Objective: To determine the effects of an endurance training program on the exercise capacity and muscle structure and function in individuals with postpolio syndrome. Design: Preexercise and postexercise testing was performed with muscle strength evaluations using isokinetic testing as well as hand-held Myometer. Muscle fatigue was determined by use of isokinetic testing, and endurance was determined by exercise testing. Enzymatic evaluation was performed with muscle biopsics taken at the same site; preexercise and postexercise muscle cross-sectional area was measured by computed tomography. Disability and psychosocial evaluation was performed by a Functional Status Questionnaire. Setting: A university. Subjects: Seventeen postpolio subjects ranging in age from 39 to 49 years volunteered for a 6- month combined endurance and strength training program. They had a history of acute poliomyelitis at least 25 years earlier and were able to walk with or without aid. Intervention: Twelve of the subjects (mean age 42 years) completed the program, attending an average of 29 sessions, which were offered for 60 minutes twice a week. Main Outcome Measures: Strength, endurance, enzymatic activity, and cross-sectional area were measured 3 months before the beginning of training, just before training, and at the completion of the exercise program. Results: Knee extension was reduced to an average of 60% of control values and did not change with training. Strength measured with a hand-held Myometer increased significantly for elbow flexion, wrist extension, and hip abduction. Exercise test on a bicycle-ergometer showed significant reduction (6beats/rain) in heart rate at 70W and increase (12beats/min) in maximal heart rate with training. The training program could be performed without major complications and resulted in an increase in muscle strength in some muscle groups and in work performance with respect to heart rate at submaximal work load.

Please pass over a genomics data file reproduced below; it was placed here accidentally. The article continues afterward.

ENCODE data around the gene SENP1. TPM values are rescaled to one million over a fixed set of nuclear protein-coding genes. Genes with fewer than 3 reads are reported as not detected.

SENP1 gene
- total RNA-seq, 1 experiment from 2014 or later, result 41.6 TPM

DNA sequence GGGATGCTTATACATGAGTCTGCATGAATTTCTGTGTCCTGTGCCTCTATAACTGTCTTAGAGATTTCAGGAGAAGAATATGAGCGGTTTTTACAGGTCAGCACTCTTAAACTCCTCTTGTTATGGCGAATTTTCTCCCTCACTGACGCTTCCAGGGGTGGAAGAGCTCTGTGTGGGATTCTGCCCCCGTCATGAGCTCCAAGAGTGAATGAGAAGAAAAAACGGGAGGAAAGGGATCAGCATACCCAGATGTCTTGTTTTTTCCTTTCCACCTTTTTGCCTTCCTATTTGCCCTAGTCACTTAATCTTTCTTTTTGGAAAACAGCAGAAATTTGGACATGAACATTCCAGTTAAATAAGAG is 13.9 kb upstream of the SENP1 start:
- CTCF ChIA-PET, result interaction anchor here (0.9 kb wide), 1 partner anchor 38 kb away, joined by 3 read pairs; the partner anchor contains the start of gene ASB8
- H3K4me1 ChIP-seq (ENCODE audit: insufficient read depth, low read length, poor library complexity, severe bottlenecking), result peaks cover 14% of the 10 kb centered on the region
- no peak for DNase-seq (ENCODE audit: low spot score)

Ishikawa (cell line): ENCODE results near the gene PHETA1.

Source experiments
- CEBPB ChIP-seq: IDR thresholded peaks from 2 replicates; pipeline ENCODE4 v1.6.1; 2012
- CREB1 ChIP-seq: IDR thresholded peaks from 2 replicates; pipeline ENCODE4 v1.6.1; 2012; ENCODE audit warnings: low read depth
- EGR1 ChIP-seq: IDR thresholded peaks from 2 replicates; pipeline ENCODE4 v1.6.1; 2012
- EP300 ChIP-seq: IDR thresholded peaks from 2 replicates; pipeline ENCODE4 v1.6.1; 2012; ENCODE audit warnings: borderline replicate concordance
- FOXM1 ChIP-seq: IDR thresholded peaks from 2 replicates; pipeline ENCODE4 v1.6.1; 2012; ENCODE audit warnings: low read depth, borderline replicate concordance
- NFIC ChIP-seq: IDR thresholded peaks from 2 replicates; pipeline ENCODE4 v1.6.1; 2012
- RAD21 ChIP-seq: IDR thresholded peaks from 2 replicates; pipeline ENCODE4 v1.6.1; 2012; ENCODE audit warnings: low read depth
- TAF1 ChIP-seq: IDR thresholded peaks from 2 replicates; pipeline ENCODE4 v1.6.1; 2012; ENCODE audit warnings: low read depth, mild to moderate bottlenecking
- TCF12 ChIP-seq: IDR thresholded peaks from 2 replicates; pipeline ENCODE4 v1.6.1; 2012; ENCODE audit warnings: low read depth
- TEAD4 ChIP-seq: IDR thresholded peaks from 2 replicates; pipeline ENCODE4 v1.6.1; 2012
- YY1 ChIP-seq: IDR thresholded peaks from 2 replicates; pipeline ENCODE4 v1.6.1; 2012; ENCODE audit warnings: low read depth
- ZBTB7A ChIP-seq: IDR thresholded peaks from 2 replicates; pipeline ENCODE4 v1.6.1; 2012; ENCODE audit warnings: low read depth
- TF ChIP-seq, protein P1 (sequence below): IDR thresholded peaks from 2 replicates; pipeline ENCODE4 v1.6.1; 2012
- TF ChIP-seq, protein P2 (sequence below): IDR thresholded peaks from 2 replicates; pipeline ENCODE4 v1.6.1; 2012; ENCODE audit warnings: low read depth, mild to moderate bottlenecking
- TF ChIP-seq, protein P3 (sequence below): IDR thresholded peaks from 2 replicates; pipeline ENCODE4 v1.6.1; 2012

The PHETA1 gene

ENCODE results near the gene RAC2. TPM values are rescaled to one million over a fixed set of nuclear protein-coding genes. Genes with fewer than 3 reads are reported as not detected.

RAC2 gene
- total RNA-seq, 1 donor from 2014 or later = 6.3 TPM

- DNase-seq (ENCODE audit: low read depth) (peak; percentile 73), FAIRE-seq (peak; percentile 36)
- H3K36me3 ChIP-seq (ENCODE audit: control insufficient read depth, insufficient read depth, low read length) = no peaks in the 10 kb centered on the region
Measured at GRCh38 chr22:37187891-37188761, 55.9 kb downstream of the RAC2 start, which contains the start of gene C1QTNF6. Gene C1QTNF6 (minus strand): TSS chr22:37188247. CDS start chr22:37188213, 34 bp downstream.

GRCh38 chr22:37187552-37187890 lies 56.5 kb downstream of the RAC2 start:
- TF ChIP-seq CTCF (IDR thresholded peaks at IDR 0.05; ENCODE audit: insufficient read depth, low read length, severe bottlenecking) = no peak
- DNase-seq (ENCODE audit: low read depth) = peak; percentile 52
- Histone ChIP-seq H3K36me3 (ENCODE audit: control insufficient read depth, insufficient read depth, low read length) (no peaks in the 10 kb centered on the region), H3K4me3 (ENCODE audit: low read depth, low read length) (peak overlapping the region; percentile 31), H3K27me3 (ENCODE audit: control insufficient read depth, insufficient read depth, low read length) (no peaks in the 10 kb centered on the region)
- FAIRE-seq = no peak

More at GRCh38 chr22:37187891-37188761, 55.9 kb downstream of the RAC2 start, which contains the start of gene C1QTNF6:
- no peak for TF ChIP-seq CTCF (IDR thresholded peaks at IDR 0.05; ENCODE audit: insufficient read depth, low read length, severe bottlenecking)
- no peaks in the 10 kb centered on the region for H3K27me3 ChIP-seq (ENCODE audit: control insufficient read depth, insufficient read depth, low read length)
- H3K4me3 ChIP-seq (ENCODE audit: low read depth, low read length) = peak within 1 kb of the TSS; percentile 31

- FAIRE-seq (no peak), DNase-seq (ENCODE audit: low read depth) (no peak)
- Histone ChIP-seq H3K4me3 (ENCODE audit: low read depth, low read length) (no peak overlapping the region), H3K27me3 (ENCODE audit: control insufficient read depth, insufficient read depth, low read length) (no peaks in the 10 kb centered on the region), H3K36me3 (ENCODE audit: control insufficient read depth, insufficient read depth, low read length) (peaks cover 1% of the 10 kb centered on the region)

Ernstoff, B., Wetterqvist, H., Kvist, H., & Grimby, G. (1996). Endurance training effect on individuals with postpoliomyelitis. Archives of Physical Medicine and Rehabilitation, 77(9), 843–848. https://doi.org/10.1016/S0003-9993(96)90268-3